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AI is about making the world a better, easier place to live

Johannesburg, 06 Oct 2020
Read time 3min 20sec
Vaughn Naidoo, CTO, Altron
Vaughn Naidoo, CTO, Altron

Artificial intelligence was previously known as the realm of science fiction, not generally in a good way, but today it forms an integral part of our lives. Even though it doesn't replicate human thought processes, it adds a critical layer of intelligence to our day-to-day lives.

If you have ever used a chatbot to schedule a doctor's appointment, drive music recommendation or had a spam or malware notification, you've benefited from the advancements in AI.

All of these technologies, from digital assistants like Siri and Alexa to self-parking, and soon self-driving, cars depend on the use of algorithms that 'learn' more about you and your environment through every interaction.

Vaughn Naidoo, Altron Managed Solutions CTO, comments that the impact these services have on our lives is only starting to become evident. As AI improves, the ability to automate many mundane tasks will change the nature of the workplace.

Changing the world of work

"McKinsey estimates that 50% of current jobs are automatable; taking advantage of robotic process automation, we are already seeing the use of software bots working in partnership with people to deliver optimised customer experiences. In manufacturing environments, as well as finance, healthcare and logistics, automated systems are used to quickly and efficiently perform tasks or answer queries, leaving the humans free to focus on more complex or nuanced activities.

"For those concerned about job losses, it's less about jobs lost and more about the opportunity for people to retrain and deliver these higher-value services."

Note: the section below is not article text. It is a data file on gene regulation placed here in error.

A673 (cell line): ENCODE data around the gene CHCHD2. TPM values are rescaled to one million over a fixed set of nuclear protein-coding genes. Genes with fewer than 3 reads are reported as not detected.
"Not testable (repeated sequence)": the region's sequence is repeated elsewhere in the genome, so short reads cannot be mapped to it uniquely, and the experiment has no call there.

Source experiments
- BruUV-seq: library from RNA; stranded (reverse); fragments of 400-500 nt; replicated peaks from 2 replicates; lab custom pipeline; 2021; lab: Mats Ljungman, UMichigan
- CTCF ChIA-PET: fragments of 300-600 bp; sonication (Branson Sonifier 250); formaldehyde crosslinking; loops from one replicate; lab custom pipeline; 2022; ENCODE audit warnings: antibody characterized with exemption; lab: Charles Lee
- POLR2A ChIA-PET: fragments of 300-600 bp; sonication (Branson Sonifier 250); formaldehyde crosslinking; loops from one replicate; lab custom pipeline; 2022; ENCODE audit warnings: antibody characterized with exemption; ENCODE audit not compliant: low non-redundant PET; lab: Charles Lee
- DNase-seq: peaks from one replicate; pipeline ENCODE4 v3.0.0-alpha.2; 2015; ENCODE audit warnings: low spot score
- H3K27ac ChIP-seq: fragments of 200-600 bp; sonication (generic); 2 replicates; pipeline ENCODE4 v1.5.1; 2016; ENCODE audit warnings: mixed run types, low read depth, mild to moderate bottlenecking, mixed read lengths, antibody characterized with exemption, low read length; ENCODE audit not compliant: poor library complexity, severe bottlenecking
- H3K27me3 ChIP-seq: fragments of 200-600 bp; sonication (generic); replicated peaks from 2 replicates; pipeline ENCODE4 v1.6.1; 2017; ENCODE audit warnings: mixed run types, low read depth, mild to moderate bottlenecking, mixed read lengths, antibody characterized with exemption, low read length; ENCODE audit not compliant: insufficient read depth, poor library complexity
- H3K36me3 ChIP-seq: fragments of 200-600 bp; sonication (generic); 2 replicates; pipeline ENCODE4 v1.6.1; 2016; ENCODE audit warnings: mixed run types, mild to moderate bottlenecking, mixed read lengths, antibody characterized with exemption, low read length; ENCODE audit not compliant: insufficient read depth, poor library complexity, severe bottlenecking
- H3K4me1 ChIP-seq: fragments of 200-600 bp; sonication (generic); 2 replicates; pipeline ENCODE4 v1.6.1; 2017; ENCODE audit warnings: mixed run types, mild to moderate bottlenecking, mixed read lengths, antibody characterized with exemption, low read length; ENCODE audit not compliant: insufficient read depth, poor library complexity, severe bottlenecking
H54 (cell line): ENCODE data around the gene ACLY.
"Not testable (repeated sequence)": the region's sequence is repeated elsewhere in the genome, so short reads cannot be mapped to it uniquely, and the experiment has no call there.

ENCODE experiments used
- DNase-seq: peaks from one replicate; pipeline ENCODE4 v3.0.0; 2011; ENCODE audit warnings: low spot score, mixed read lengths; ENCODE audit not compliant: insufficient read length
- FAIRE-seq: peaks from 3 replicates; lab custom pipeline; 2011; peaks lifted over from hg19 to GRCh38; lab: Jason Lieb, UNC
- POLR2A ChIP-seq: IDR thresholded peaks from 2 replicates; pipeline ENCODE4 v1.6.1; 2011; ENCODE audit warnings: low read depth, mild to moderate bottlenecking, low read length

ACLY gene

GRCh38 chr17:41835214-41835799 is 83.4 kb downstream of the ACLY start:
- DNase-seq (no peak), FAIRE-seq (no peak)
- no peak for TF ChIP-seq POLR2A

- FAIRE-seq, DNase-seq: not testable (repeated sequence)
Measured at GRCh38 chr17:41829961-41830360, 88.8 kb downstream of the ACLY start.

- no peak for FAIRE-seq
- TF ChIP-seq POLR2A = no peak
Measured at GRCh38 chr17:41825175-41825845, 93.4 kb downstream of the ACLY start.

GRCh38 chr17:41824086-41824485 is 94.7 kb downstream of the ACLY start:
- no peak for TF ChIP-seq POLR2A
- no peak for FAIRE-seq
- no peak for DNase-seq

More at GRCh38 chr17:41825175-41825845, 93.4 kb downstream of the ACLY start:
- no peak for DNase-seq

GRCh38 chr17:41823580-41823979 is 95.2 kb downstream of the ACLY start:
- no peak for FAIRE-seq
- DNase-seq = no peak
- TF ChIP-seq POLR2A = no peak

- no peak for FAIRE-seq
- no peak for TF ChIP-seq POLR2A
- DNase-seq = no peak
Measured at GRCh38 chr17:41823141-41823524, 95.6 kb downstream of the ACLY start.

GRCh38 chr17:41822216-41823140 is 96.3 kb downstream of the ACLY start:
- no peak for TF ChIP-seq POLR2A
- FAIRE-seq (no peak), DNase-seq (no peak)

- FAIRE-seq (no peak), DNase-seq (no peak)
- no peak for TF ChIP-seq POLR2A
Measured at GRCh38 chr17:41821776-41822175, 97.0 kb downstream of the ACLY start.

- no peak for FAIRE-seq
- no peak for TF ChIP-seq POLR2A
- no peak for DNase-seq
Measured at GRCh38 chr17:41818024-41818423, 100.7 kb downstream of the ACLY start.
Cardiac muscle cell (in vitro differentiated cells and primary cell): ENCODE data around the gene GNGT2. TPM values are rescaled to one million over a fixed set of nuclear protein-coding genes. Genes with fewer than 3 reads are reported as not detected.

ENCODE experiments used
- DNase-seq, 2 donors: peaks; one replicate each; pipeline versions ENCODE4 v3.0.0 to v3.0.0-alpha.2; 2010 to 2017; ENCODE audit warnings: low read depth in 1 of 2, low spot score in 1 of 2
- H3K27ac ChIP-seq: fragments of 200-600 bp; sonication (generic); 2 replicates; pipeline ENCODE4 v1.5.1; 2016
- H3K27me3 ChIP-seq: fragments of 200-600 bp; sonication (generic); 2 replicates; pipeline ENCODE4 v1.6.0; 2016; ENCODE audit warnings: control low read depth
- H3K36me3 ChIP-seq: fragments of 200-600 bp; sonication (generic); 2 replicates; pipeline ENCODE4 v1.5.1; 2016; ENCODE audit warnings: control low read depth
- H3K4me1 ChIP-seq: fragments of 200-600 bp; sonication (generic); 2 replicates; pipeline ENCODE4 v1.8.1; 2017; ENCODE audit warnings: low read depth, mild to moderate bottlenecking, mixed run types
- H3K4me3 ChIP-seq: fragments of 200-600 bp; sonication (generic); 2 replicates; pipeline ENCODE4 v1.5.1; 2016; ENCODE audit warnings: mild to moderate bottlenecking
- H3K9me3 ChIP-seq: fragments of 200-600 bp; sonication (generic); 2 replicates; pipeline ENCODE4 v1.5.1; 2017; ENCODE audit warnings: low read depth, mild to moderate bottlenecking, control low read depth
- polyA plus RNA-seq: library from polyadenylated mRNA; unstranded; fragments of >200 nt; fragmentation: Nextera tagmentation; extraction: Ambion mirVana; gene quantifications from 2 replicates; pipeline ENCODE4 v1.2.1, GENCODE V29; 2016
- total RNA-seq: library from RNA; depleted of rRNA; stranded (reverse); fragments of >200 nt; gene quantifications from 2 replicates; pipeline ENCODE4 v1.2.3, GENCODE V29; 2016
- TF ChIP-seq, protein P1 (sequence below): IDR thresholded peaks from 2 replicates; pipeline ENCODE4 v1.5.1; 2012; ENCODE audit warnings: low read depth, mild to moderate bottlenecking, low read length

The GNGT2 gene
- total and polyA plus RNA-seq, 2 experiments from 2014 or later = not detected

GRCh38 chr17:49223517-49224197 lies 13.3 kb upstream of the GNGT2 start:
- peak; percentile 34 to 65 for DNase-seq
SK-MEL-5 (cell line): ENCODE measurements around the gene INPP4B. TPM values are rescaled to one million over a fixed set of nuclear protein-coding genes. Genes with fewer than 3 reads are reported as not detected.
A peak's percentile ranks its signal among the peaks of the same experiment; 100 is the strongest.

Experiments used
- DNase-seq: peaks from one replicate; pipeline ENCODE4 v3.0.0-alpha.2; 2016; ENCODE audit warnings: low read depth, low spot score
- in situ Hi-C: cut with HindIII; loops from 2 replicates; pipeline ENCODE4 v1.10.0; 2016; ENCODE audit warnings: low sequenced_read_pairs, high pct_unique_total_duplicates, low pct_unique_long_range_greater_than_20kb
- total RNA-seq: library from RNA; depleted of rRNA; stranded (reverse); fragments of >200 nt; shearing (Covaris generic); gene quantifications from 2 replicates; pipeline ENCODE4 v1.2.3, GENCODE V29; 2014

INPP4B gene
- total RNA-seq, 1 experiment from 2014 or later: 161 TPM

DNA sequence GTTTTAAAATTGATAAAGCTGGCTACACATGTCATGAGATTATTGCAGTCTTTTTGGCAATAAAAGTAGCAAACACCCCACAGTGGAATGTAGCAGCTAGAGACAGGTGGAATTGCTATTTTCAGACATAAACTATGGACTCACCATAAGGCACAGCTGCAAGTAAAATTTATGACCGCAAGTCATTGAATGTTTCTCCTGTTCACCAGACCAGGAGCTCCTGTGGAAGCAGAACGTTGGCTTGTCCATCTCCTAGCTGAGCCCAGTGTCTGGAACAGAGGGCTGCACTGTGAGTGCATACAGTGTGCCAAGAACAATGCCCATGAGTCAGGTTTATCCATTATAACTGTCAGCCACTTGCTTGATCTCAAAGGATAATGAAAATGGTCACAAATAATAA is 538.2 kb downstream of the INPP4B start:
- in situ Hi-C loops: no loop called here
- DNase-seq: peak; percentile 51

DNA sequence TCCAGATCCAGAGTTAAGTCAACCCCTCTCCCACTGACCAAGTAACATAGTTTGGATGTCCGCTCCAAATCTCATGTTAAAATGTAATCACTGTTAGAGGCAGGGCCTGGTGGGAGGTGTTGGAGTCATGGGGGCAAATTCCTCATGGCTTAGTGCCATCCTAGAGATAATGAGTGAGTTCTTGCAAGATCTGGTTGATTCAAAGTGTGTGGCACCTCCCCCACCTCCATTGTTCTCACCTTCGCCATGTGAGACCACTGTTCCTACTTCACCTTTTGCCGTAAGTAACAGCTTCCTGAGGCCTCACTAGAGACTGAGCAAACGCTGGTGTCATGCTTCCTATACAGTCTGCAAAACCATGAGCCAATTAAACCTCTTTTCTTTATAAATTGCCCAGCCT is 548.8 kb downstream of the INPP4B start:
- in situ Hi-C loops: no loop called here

Integral to any discussion around AI is the issue of ecosystems. While the services they deliver are mainly transparent to consumers, companies like Google, IBM, Microsoft, Cisco, Amazon and Intel are investing in AI platforms that power these services.

These platforms consist of two essential elements: the existing software platform and their complementary apps. The platform serves as the foundation on which outside parties can overlay products or services.

"Some people are concerned about the potential for larger technology companies to dominate this space, using their reach to keep people locked into their chosen ecosystem. However, the pace of innovation means that those companies that embrace open standards and allow interoperability are likely to come out ahead. In addition, the heterogeneous nature of business and consumer applications implies that the ability to interoperate with other ecosystems seamlessly is not negotiable."

He adds that these systems aren't infallible. "Any AI system is only as good as the data it has access to. In the early days, this was a limiting factor. Still, greater awareness has meant that companies understand that the value of AI investments links directly to investment in data quality."

Improving service delivery

Leveraging the power of data and AI goes far beyond organisational efficiency. These services have the potential to have a direct impact on the quality of life for billions of people across the globe. For governments, AI is a critical tool in being able to take the massive amounts of information they generate and create insights that will allow them to decide where to focus their efforts to deliver the maximum impact. This could include determining where to locate schools and housing, what areas need more healthcare facilities and even monitoring roads to decide where to upgrade infrastructure or focus maintenance efforts.

"The need for government to effectively use their limited spending power is even more important now, with COVID increasing the demands on governments," says Naidoo. "This requires that all expenditure is optimised and it's not possible to do this without the insights that data and AI provide."

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